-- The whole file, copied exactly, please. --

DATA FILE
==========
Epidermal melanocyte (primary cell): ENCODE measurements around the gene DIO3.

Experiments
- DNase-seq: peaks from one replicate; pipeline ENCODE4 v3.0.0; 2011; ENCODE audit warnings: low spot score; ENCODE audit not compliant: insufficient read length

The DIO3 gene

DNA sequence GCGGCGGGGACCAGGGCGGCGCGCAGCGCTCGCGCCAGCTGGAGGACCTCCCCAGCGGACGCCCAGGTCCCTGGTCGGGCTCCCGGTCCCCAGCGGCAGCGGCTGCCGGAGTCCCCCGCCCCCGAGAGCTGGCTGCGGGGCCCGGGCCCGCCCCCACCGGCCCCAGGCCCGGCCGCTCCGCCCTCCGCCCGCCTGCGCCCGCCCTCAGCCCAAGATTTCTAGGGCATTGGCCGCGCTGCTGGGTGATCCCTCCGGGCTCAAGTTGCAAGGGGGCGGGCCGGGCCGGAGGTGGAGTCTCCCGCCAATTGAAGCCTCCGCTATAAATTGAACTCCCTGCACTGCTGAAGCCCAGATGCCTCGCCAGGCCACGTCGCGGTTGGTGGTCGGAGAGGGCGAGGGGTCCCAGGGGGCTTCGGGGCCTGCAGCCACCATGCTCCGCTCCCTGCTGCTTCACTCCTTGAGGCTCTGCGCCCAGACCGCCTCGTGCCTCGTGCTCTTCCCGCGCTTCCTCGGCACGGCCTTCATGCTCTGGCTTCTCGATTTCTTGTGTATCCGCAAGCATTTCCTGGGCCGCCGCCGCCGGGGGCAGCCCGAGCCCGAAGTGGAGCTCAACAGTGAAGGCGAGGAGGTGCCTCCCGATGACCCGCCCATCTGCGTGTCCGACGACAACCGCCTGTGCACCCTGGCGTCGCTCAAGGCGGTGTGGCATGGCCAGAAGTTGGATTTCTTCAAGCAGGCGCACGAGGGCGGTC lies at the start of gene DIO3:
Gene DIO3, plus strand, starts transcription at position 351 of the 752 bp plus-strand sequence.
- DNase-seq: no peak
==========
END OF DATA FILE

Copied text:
Epidermal melanocyte (primary cell): ENCODE measurements around the gene DIO3.

Experiments
- DNase-seq: peaks from one replicate; pipeline ENCODE4 v3.0.0; 2011; ENCODE audit warnings: low spot score; ENCODE audit not compliant: insufficient read length

The DIO3 gene

DNA sequence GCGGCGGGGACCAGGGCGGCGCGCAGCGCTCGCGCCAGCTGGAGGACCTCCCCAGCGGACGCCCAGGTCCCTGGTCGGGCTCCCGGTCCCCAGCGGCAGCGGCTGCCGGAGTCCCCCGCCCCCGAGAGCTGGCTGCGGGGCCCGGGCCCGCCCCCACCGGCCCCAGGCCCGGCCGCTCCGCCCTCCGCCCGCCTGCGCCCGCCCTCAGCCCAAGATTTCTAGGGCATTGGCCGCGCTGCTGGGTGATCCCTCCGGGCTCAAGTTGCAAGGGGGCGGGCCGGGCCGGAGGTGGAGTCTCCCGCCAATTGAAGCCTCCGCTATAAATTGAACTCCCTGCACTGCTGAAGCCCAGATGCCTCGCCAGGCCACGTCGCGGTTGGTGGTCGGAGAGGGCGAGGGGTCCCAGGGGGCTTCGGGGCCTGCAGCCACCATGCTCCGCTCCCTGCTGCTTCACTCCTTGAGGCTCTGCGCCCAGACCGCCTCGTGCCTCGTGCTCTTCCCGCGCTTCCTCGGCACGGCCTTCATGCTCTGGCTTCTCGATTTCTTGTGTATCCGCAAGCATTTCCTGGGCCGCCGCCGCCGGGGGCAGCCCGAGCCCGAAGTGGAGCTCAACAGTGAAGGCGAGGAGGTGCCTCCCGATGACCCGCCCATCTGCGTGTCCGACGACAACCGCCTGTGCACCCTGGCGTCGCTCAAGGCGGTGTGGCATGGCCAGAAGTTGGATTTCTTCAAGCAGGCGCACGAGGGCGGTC lies at the start of gene DIO3:
Gene DIO3, plus strand, starts transcription at position 351 of the 752 bp plus-strand sequence.
- DNase-seq: no peak